Renting or leasing a car has its staunch adherents, especially among Americans. But train travel in Europe is quite a bit more pleasant and efficient than it is in the USA, so folks will tell you, "Get a car, you can get to the little places in rural Europe."
The fact is that trains go to many of those out-of-the-way rural gems. And for huge cities, you can't beat it, because parking can be nearly impossible and crime is a problem. The train generally lets you off in the heart of a destination city.
In any case, check out the pros and cons of cars vs. trains before you decide upon your means of getting across Europe. Remember, you can also do a hybrid trip, taking your car to the little places, then the train to big cities like Rome.
Train Pros: Why You Should Take the Train
- Trains allow you to move easily between cities and European capitals. Most train stations are located near the tourist centers and have hotels nearby.
- No parking worries.
- With an unrestricted Eurail Pass, you can get on and off when you wish, often without the hassle of dealing with ticketing agents. You can take the train on a rainy day just to see the scenery, without having to worry about the unscheduled expense.
- You can sleep on a night train, saving travel time and some of the cost of a hotel.
- You can pay full attention to the scenery at hand—or read a book.
- You can meet with and talk to the locals—or get travel info from other travelers, while you're moving on to your next destination.
Car Pros: Why You Should Rent or Lease a Car
- It's easy to get to small, out-of-the-way towns and hidden romantic getaways.
- Go where you want, when you want. You don't have to go by the train timetable.
- Visit sites out in the countryside without having to sign up for an expensive tour.
- When you see something compelling in transit, you can leave your luggage in the car (albeit at some risk!) and explore your surroundings.
- Many people can travel at the same cost—if you choose a large enough car.
Train Cons: Why You Shouldn't Take the Train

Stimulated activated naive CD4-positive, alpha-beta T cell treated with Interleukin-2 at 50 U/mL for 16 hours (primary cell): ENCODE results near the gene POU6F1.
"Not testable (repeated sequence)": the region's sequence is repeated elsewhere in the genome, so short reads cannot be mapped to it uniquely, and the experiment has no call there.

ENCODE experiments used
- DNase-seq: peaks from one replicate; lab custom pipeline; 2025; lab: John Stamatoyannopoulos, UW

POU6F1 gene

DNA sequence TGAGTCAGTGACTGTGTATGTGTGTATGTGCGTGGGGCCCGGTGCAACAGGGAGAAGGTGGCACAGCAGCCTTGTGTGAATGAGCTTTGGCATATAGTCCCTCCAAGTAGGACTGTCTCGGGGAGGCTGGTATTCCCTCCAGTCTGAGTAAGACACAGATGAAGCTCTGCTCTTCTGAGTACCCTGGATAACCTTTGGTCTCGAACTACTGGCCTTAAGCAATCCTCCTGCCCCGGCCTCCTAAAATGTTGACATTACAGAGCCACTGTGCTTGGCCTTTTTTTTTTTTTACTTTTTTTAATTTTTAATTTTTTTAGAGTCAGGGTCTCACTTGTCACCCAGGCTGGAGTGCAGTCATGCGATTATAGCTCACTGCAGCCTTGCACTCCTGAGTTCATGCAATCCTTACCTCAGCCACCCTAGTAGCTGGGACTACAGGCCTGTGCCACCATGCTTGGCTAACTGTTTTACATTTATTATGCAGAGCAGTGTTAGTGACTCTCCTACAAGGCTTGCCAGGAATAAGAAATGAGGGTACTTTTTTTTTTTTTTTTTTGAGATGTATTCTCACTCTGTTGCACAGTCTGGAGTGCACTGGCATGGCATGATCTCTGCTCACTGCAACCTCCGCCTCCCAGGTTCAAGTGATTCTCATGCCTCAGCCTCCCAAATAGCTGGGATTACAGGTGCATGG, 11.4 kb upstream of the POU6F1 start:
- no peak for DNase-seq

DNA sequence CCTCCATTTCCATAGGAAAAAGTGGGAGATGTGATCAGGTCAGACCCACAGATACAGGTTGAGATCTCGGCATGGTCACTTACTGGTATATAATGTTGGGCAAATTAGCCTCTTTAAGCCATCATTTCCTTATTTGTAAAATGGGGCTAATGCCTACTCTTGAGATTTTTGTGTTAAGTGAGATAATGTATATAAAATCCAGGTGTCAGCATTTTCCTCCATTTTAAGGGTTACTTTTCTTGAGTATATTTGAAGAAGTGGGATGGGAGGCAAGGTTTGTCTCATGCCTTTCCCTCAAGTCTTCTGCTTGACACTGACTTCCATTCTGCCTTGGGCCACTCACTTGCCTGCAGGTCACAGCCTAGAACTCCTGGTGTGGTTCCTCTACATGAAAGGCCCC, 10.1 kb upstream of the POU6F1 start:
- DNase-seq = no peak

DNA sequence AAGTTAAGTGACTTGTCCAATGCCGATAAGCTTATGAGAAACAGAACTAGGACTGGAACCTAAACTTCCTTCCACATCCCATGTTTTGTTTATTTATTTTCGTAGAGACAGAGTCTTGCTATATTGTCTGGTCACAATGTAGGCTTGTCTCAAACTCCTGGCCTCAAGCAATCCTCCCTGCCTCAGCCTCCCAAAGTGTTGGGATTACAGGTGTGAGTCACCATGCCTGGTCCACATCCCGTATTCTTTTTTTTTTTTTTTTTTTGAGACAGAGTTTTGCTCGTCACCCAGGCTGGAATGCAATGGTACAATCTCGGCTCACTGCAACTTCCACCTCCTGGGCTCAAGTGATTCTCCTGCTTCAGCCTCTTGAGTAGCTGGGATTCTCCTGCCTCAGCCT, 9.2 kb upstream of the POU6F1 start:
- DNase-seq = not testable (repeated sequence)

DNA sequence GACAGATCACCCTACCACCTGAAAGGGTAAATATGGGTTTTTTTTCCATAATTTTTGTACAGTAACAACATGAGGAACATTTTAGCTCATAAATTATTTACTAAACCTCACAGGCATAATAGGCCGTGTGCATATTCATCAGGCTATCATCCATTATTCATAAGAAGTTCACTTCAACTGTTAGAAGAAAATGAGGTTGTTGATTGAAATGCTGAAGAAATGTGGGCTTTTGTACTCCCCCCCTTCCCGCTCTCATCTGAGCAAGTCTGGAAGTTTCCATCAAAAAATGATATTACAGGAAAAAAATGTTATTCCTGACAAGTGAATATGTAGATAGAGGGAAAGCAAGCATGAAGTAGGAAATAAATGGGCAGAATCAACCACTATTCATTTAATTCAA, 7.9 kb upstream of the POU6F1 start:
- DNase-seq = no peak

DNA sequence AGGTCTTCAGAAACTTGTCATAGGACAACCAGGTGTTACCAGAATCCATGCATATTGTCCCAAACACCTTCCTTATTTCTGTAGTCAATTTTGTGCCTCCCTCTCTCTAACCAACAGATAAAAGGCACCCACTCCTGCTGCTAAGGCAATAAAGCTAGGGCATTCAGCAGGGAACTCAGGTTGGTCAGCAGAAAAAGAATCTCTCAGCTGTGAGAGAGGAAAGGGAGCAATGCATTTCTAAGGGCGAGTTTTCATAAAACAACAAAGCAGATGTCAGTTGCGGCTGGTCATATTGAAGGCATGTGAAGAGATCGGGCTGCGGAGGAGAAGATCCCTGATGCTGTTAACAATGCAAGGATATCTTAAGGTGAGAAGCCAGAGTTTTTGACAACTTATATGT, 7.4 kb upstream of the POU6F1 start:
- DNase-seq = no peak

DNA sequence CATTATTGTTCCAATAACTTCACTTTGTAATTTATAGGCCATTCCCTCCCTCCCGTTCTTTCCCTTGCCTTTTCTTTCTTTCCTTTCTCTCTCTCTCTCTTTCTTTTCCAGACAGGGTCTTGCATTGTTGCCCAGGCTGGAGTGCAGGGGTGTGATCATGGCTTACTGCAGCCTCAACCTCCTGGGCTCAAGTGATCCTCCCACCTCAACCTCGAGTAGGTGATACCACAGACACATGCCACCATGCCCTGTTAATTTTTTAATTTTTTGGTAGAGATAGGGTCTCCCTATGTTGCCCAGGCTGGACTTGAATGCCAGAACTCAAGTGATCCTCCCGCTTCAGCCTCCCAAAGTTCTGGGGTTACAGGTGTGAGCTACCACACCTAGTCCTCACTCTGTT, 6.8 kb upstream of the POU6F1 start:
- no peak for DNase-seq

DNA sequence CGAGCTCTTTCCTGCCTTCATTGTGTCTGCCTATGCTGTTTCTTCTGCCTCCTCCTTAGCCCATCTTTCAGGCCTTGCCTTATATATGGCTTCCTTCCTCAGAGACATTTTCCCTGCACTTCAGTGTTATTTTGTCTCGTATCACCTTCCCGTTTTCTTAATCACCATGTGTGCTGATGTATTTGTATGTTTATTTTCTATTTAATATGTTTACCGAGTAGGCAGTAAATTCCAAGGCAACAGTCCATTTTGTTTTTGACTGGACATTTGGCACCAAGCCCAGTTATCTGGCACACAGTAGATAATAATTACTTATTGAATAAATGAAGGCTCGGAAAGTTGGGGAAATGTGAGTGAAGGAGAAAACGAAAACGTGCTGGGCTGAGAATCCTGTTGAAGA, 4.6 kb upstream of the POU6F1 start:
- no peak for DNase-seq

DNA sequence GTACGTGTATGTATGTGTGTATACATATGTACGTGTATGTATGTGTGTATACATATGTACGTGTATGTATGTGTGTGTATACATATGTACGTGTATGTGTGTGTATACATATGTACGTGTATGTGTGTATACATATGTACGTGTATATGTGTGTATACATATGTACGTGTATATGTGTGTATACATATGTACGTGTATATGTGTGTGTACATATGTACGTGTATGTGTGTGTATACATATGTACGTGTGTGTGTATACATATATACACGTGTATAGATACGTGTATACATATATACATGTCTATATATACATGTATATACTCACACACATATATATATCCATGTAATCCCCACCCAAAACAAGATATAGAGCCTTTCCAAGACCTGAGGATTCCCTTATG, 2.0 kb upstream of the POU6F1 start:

- If you want to experience an event in the countryside, you'll most likely have to sign on to an expensive tour or figure out the local buses, which aren't on a tourist schedule.
- Usually, two people travel for double what one person can travel for. A large family traveling on a train is usually quite a bit more expensive than stuffing them into a rental car, especially in northern Europe, where train fares tend to be higher. This is changing as there are deals on train tickets that allow families to travel on a discount. On the other hand, keeping young children entertained may be easier on the train.
Car Cons: Why You Don't Want a Car
- In a major city, you'll have to deal with parking and related fees, if you can figure out how to get to your destination in the first place.
- You'll have to deal with the worries involved with driving in an unfamiliar place with unfamiliar rules.
- Many cities in Europe have restricted traffic zones in the city centers, like the Zona Traffico Limitato in Italy, made to confound tourists. Ticketing is automatic via cameras and can be quite expensive.
- Young children may not like long journeys in the car.
If you're traveling with a large group of people, want to visit small towns, and like to drive in Europe, then it's a no-brainer—you'll want to rent or lease a car. But if you're a single traveler or couple who wishes to visit the great capitals of Europe, then train travel might just be the best bet for you.
If you're intent on seeing many large cities in a limited amount of time, it might save you considerable money to purchase a rail pass. Most passes for European tourists require you to buy them ahead of time in your own country.
In the '70s, the issue was simple. You bought a Eurail Pass or you didn't. The pass was valid for a solid period. In other words, you bought a month's pass and it was good for unlimited first-class rail travel during that month—all you needed to do once you had your pass was to flash it at the conductor and go. Only if you wanted a sleeping compartment did you need to purchase a supplement.
You can purchase just about any pass you can think of from Rail Europe.
And What If I Want to See the Countryside as Well as the Major Cities?
European trains go to many small cities and towns, but for the smaller towns not serviced by trains, you'll often find a local bus making a round trip between your city and the town you wish to visit—buses scheduled so the locals can shop in the big city and get back before dark. Your best bet is to check out the bus stations in the city in which you're staying.
The other alternative is a tour. Huge, lumbering buses can be seen on all roads in the most remote areas of Europe during the season. Check at the local tourist office or at your hotel check-in desk for day tours.